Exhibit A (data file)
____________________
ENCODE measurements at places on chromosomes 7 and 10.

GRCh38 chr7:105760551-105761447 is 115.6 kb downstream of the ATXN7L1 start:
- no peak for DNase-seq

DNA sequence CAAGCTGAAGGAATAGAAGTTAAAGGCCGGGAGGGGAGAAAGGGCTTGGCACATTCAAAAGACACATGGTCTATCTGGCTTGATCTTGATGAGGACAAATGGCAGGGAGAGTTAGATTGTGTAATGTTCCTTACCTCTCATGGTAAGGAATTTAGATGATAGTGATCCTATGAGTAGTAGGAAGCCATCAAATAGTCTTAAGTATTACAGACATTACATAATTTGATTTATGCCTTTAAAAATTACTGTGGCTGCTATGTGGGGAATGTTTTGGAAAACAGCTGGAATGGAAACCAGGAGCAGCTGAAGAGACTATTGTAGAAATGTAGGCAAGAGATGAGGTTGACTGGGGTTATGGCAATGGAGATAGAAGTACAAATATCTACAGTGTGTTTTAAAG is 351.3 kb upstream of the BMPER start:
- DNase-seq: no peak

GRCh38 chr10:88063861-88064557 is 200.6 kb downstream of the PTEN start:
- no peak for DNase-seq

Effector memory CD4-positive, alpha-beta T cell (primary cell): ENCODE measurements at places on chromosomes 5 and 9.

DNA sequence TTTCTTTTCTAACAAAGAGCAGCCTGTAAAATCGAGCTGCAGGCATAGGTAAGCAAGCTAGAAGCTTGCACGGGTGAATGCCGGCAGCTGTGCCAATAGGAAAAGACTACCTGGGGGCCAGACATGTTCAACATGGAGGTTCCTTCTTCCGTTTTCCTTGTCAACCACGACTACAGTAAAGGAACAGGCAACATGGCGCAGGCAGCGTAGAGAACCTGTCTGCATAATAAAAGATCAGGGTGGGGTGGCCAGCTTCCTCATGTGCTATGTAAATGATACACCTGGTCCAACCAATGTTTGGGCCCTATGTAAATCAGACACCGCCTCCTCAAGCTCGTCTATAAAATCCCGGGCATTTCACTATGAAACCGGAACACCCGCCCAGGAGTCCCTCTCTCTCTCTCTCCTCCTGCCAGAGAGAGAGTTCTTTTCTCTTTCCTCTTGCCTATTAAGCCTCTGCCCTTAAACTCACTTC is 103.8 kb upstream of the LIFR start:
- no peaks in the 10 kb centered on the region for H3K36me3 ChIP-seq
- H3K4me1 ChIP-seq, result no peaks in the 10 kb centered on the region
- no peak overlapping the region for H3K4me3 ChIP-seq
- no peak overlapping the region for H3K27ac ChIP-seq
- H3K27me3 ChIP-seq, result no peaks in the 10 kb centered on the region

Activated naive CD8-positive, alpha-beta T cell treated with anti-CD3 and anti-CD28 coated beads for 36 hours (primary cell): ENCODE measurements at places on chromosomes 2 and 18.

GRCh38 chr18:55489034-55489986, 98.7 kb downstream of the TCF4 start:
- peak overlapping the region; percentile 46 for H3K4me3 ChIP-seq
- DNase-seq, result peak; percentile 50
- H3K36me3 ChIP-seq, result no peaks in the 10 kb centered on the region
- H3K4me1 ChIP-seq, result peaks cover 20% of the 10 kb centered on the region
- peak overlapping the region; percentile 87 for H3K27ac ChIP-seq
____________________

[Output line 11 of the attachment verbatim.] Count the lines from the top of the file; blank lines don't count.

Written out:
- H3K4me1 ChIP-seq, result no peaks in the 10 kb centered on the region